Method: The sample consisted of 67 adolescents diagnosed with major depressive disorder, attending affect-focused psychodynamic internet-based treatment (IPDT). Linear mixed models were used to analyze emotion regulation as a baseline predictor and to assess the effect of within-person changes in emotion regulation on depression.
Results: Analyses suggested that emotion regulation at baseline was a significant predictor of outcome, where participants with relatively larger emotion regulation deficits gained more from IPDT. Further, the results showed a significant effect of improved emotion regulation on subsequent depressive symptomatology. When not controlling for time, increased emotion regulation explained 41.23% of the variance in subsequent symptoms of depression. When detrending the results were still significant, but the amount of explained variance was reduced to 8.7%.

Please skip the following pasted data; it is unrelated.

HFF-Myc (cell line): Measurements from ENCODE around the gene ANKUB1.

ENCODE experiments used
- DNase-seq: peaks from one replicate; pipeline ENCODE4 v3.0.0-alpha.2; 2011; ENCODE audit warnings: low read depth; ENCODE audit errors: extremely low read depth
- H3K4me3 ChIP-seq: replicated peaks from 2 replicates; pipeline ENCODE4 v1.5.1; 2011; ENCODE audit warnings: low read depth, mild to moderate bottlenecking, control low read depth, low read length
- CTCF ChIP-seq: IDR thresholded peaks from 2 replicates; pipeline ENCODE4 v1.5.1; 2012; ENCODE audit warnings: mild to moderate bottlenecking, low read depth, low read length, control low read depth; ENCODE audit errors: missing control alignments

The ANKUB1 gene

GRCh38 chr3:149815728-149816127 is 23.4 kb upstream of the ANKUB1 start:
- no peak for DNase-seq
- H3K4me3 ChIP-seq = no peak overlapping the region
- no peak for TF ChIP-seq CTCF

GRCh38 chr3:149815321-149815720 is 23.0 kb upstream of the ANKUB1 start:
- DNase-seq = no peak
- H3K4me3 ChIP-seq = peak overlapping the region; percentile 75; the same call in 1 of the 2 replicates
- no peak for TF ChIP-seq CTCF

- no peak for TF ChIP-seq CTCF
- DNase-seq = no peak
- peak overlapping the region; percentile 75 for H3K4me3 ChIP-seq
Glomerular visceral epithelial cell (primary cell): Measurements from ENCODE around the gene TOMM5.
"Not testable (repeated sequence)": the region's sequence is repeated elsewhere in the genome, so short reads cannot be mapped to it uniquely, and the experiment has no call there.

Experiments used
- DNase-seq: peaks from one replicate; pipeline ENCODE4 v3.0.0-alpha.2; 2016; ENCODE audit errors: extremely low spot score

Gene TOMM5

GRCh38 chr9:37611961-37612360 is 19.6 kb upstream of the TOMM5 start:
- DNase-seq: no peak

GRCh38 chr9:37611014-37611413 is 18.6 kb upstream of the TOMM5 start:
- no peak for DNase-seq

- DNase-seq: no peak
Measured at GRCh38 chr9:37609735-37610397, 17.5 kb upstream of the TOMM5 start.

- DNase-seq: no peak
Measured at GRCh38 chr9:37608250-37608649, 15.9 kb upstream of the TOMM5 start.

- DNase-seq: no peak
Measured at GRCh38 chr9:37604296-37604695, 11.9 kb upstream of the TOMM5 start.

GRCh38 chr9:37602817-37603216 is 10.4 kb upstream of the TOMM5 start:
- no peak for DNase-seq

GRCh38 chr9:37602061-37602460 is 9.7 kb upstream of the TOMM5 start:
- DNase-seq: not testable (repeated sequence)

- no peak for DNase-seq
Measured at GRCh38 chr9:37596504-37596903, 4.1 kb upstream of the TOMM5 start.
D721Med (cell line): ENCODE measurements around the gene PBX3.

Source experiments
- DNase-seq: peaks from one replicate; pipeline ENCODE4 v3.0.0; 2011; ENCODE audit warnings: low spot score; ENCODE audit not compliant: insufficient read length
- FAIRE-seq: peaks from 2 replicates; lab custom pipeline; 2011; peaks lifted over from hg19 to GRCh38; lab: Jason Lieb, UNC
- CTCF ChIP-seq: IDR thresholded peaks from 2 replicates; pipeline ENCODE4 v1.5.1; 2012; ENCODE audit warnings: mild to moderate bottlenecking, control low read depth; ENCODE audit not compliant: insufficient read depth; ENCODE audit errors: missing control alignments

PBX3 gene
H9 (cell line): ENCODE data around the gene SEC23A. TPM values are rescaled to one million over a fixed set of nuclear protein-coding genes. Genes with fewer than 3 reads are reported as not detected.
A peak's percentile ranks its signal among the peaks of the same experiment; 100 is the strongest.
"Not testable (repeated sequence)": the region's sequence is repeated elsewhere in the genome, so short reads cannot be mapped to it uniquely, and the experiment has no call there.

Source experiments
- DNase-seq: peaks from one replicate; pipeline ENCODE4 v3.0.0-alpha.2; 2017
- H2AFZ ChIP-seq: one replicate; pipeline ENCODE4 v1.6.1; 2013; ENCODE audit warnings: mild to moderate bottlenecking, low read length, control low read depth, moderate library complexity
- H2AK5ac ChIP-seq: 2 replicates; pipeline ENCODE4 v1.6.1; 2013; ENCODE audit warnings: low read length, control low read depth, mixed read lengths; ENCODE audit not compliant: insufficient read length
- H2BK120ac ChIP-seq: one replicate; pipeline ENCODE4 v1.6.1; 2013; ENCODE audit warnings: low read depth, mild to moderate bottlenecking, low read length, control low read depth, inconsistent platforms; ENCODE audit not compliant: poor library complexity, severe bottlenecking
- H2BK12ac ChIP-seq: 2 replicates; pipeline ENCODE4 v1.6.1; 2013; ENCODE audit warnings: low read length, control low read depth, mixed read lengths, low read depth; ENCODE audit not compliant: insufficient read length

Conclusion: The findings suggest that patients with relatively larger deficits in emotion regulation gain more from IPDT. Decreased emotion regulation deficits seem to act as a mechanism of change in IPDT as it drives subsequent changes in depression.
International Standard Randomised Controlled Trial Number (ISRCTN) 16206254, https://doi.org/10.1186/ISRCTN16206254.
Health care consumption and psychiatric diagnoses among adolescent girls 1 and 2 years after a first-time registered child sexual abuse experience
2020. Gita Rajan (et al.). European Child and Adolescent PsychiatryArtikel